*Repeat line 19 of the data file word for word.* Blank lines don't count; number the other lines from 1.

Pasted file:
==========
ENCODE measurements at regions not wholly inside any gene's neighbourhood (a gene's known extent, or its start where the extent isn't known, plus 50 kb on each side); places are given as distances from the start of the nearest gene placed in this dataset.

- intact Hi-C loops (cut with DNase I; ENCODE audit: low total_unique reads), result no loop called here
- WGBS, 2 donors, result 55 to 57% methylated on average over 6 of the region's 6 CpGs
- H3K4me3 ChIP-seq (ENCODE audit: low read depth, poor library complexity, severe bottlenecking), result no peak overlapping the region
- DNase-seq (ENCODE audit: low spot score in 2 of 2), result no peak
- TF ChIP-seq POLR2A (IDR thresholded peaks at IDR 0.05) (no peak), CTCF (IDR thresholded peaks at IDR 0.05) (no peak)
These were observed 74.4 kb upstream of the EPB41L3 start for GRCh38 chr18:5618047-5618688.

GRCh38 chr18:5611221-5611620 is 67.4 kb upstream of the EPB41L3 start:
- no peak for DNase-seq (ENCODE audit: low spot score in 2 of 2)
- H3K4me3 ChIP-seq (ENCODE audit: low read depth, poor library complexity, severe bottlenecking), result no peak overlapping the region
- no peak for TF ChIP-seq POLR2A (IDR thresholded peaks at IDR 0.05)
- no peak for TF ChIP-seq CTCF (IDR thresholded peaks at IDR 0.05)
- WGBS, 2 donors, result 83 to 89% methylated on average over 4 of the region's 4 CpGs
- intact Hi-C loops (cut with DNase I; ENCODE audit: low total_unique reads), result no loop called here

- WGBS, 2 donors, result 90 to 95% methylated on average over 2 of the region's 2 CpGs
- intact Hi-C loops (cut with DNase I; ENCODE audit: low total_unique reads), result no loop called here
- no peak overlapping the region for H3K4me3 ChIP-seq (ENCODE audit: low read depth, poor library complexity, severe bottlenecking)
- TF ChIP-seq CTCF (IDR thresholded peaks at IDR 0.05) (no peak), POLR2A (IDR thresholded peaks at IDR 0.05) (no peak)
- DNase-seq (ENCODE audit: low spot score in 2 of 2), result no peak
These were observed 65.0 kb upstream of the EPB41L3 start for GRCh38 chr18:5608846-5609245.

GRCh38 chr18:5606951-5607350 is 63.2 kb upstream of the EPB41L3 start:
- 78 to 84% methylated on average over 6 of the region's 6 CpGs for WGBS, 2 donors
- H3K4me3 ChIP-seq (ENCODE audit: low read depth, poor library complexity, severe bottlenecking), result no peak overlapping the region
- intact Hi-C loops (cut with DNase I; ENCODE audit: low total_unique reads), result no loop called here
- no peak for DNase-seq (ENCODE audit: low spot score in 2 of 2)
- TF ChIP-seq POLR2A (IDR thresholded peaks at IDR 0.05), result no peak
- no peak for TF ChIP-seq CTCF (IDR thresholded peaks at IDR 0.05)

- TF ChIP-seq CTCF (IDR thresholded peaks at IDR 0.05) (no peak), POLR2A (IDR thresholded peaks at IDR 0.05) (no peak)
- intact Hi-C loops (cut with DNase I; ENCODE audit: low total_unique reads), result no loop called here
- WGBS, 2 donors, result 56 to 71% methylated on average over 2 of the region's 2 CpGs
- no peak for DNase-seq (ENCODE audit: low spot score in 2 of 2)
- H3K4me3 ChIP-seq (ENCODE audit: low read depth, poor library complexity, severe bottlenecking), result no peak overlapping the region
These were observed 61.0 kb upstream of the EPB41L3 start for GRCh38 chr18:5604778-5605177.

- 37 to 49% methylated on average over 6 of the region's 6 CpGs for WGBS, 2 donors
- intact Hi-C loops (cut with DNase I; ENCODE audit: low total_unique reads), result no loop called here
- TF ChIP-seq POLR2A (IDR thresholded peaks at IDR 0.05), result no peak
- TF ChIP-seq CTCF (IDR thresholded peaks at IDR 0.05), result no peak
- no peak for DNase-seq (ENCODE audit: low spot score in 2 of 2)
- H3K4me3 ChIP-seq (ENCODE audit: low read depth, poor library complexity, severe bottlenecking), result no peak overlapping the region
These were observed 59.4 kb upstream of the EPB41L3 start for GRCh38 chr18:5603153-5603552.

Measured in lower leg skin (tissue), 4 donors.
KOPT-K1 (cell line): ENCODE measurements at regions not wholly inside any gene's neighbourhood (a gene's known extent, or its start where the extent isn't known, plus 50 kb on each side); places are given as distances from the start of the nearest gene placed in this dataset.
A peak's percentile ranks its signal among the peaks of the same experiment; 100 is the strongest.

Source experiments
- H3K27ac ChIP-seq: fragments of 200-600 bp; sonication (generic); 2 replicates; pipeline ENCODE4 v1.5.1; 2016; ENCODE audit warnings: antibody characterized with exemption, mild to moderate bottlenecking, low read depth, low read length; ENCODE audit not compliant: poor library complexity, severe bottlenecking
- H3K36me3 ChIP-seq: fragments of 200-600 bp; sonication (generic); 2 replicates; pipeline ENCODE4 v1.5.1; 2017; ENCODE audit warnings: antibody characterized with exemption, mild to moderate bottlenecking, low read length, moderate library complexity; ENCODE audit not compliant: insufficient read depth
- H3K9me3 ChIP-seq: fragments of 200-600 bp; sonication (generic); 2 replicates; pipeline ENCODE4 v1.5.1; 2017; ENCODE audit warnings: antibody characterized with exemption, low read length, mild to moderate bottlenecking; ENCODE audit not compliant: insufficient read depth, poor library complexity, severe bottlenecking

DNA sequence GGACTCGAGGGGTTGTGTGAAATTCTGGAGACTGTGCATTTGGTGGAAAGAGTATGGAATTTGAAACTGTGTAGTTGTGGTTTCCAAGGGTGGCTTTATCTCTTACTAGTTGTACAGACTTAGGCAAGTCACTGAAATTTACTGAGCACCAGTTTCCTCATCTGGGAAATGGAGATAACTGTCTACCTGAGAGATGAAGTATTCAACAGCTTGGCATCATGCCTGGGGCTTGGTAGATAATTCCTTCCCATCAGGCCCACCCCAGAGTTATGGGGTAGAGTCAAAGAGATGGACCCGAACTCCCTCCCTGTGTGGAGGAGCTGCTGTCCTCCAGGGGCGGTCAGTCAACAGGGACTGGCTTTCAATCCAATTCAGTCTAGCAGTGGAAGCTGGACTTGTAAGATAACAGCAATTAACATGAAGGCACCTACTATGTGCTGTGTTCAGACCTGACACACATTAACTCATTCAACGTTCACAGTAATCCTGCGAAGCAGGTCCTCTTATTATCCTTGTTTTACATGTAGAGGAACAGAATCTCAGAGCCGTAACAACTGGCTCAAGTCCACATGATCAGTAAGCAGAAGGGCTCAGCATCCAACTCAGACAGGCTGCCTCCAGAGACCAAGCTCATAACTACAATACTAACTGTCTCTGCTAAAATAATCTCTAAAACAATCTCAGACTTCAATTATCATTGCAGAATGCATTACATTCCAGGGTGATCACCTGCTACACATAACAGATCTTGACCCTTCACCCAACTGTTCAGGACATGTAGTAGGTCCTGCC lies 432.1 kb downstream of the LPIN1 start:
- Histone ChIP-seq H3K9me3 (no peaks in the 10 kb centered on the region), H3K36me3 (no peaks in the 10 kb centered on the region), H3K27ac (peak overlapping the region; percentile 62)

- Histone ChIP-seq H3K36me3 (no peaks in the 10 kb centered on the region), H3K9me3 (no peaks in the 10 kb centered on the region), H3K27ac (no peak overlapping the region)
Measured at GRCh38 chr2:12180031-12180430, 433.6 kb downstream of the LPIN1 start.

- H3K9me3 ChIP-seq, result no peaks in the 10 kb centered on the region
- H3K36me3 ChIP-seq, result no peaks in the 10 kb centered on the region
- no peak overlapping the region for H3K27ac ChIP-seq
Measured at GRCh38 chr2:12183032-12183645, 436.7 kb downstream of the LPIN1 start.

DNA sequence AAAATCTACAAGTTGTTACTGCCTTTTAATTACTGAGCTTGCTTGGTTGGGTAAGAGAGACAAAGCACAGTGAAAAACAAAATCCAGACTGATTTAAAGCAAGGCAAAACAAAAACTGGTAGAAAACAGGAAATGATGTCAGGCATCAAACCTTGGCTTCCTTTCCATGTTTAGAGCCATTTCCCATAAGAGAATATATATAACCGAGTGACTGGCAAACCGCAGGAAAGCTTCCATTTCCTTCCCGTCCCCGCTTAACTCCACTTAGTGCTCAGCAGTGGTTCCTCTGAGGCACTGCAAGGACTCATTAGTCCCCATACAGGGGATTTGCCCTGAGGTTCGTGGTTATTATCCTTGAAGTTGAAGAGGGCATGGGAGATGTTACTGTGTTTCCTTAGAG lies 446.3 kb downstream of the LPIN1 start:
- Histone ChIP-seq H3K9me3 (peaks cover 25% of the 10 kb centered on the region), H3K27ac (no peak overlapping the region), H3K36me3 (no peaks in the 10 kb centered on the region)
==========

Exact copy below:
- DNase-seq (ENCODE audit: low spot score in 2 of 2), result no peak